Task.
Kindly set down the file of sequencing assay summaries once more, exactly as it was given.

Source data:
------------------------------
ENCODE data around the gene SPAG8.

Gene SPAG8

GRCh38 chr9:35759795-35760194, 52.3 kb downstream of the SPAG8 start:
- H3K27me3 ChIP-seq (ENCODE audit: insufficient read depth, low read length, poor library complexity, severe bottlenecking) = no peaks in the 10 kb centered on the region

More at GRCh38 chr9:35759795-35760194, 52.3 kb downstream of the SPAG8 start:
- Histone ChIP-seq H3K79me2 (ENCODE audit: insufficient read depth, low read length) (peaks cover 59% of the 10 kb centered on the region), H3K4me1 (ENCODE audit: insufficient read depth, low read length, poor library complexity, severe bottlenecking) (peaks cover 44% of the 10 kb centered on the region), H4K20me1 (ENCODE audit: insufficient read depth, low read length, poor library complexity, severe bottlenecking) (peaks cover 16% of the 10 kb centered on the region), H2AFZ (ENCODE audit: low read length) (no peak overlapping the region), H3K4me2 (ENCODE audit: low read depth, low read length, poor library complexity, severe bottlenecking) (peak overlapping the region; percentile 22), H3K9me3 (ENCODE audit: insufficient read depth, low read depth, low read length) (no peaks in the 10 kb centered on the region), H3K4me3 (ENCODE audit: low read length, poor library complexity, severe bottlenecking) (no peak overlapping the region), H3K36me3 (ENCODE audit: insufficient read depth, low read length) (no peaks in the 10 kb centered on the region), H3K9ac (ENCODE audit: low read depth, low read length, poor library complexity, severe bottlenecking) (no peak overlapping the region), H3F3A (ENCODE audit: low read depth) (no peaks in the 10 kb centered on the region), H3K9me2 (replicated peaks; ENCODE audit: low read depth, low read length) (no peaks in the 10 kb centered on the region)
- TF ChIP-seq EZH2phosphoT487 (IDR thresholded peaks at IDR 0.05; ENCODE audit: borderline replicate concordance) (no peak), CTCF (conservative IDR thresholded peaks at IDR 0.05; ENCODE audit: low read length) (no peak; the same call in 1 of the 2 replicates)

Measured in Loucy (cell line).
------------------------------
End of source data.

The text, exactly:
ENCODE data around the gene SPAG8.

Gene SPAG8

GRCh38 chr9:35759795-35760194, 52.3 kb downstream of the SPAG8 start:
- H3K27me3 ChIP-seq (ENCODE audit: insufficient read depth, low read length, poor library complexity, severe bottlenecking) = no peaks in the 10 kb centered on the region

More at GRCh38 chr9:35759795-35760194, 52.3 kb downstream of the SPAG8 start:
- Histone ChIP-seq H3K79me2 (ENCODE audit: insufficient read depth, low read length) (peaks cover 59% of the 10 kb centered on the region), H3K4me1 (ENCODE audit: insufficient read depth, low read length, poor library complexity, severe bottlenecking) (peaks cover 44% of the 10 kb centered on the region), H4K20me1 (ENCODE audit: insufficient read depth, low read length, poor library complexity, severe bottlenecking) (peaks cover 16% of the 10 kb centered on the region), H2AFZ (ENCODE audit: low read length) (no peak overlapping the region), H3K4me2 (ENCODE audit: low read depth, low read length, poor library complexity, severe bottlenecking) (peak overlapping the region; percentile 22), H3K9me3 (ENCODE audit: insufficient read depth, low read depth, low read length) (no peaks in the 10 kb centered on the region), H3K4me3 (ENCODE audit: low read length, poor library complexity, severe bottlenecking) (no peak overlapping the region), H3K36me3 (ENCODE audit: insufficient read depth, low read length) (no peaks in the 10 kb centered on the region), H3K9ac (ENCODE audit: low read depth, low read length, poor library complexity, severe bottlenecking) (no peak overlapping the region), H3F3A (ENCODE audit: low read depth) (no peaks in the 10 kb centered on the region), H3K9me2 (replicated peaks; ENCODE audit: low read depth, low read length) (no peaks in the 10 kb centered on the region)
- TF ChIP-seq EZH2phosphoT487 (IDR thresholded peaks at IDR 0.05; ENCODE audit: borderline replicate concordance) (no peak), CTCF (conservative IDR thresholded peaks at IDR 0.05; ENCODE audit: low read length) (no peak; the same call in 1 of the 2 replicates)

Measured in Loucy (cell line).